The difference between the atmosphere at Bob's and other Houston steak houses came to mind the other day while I was watching a golf tournament on television. A commercial for Smith & Wollensky kept repeating during the telecast. There was some church music playing over a video of the restaurant interior with lots of waiters and steaks. The tagline was, "If steak is a religion, then this is its cathedral Smith & Wollensky." I guess eating a steak in church is a fair characterization of that self-important dining establishment.
Then I thought of the thick porterhouse, the Beefeater martini and the good-looking women at Bob's bar. And I began trying to write a commercial in my head. How about, "If steak is an exotic dancer, then this is her topless bar Bob's." Too sleazy?
Okay, then why don't you submit your own slogans? We can send them all to Bob's in a padded brown-paper envelope.
On my second visit to Bob's, my anonymity was compromised when I ran into the restaurant's publicist, Dick Dace, who I recently met at a food writers' conference. If he tried to influence the service I got, he did a bad job of it. They forgot to put our jar of pickles on the table. And my steak fell short of my admittedly high expectations.
All of the USDA prime steaks at Bob's are wet-aged. I got the "Cote de Boeuf," which is what they call their 22-ounce bone-in ribeye. It cost $42. The meat was tough and chewy, and the flavor was bloodier and more metallic than either side of the porterhouse had been. The coating of seasonings tasted much saltier, too. The excellent "smashed" potatoes tasted like mashed potatoes made out of baked potatoes.
My friend John Bebout got the 12-ounce filet mignon, which was as tall as it was wide. It looked like a baseball made out of steak. Bebout loved it. I found it very juicy, but tender to the point of mushiness. I hate to sound obsessed with the porterhouse, but it was a better steak for half the price.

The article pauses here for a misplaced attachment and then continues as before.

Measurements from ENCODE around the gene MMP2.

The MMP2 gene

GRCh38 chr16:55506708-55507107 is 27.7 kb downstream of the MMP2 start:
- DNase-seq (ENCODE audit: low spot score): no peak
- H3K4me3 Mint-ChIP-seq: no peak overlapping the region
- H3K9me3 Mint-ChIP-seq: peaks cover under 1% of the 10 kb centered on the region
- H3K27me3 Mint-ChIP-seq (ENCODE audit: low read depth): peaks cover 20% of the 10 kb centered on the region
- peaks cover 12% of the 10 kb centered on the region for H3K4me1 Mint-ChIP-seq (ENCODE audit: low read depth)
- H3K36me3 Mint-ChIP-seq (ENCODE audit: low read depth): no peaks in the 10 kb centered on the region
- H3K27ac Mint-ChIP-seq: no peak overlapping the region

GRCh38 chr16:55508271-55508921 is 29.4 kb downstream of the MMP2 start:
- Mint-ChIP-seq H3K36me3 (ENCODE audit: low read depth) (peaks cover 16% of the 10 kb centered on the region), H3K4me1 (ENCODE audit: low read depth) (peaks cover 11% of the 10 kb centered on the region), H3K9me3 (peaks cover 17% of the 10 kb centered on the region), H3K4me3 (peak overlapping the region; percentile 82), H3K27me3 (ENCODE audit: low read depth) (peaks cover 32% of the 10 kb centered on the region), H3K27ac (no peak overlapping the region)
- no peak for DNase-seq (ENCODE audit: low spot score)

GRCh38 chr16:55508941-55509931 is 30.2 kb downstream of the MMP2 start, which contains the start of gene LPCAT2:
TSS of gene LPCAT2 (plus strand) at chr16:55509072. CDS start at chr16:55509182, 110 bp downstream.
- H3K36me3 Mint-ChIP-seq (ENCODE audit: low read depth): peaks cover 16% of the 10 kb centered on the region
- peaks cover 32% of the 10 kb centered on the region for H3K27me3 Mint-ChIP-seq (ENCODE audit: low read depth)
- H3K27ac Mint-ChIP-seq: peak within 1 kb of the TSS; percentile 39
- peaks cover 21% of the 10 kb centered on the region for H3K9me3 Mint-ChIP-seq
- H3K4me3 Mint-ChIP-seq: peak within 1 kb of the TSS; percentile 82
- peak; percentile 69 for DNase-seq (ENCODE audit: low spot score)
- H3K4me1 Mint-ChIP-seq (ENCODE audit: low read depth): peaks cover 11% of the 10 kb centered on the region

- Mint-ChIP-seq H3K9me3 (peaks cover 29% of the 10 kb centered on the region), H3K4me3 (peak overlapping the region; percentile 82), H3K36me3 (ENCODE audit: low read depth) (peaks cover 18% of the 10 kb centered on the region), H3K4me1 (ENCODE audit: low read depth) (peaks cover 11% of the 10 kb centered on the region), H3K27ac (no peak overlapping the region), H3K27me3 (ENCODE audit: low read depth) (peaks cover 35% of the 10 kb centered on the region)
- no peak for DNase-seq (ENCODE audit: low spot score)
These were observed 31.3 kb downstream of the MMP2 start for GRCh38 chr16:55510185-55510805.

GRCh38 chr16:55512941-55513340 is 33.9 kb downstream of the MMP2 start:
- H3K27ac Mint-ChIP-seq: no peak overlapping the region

Bebout had the waiter load his smallish baked potato with sour cream, bacon and green onions. Then he added a big hunk of butter for good measure and mixed it all up. It's been a long time since I tasted such an overdressed baked potato. It tasted more like bacon and dairy products than potato, which is not all bad.
Bebout got a glass of the old stand-by, Mondavi Cabernet. It was elegant and reserved, with a velvety texture and a cigar box aroma of cedar and tobacco, a wonderful wine with a prime piece of meat. I got an Acacia Pinot noir, which had a light cherry note to the aroma and flavor and a beautiful balance of acidity and fruit. It was quite restrained compared to the slutty new Southern California Pinots with their low acids, high sugar and jam jar fruitiness.
During the course of our dinner, a young man in a velour top, shorts and sandals wandered by several times. Bebout pointed his sloppy clothing out as a symptom of the decline of our civilization. Maybe he was just jealous. I know I was. Bebout was stylishly dressed in a tuxedo jacket and a white shirt, while I was wearing my favorite tie and a black blazer. But I would have been a lot more comfortable in shorts and flip-flops.
I said I thought that rappers were changing fashion. Sometimes the guy in the T-shirt and shorts is the richest guy in the restaurant. So the next time the kid walked by our table, Bebout asked him if he was a rich rapper.
The kid said yes he was, and that he had just flown in from California and was partying in the back room. There were plenty of women and champagne back there, he said, and we should come and join his private party when we were done with dinner.
"What's your name?" Bebout asked him.
"Paul Wall," he answered. Then he left to go smoke a cigar.
I can't say that I'm a Paul Wall fan, but I did sit in the same row with him at an Astros game once. And after a dozen people climbed over me to get his autograph, I asked somebody who he was. So I know what Paul Wall looks like. This wasn't Paul Wall, it was a slightly drunk kid who was returning our goofy questions with his own line of richly imagined bullshit.
Even if our steaks weren't perfect, we had a hell of a good time. After we paid the check, Bebout said we should go see what was really going on in the private dining room. It wasn't quite the champagne fest Paul Wall had promised us.
"It's a private party for Washington Mutual," a Bob's employee told us. We opened the door, walked in and Bebout pointed to our new friend.
"Is that Paul Wall?" he asked a guy at the table by the door.
"No, that's Maurice," the guy responded. "Has he been causing you any problems?"
"Not at all," Bebout said. When Maurice turned around to see what the commotion was about, Bebout yelled. "Hey Paul, we didn't see any champagne, so we told the waiter to put a bottle of Dom P. on your tab; hope you don't mind."
Everybody at Washington Mutual's private party turned and stared at Maurice. And we laughed all the way to the door.
It was just another night at Bob's.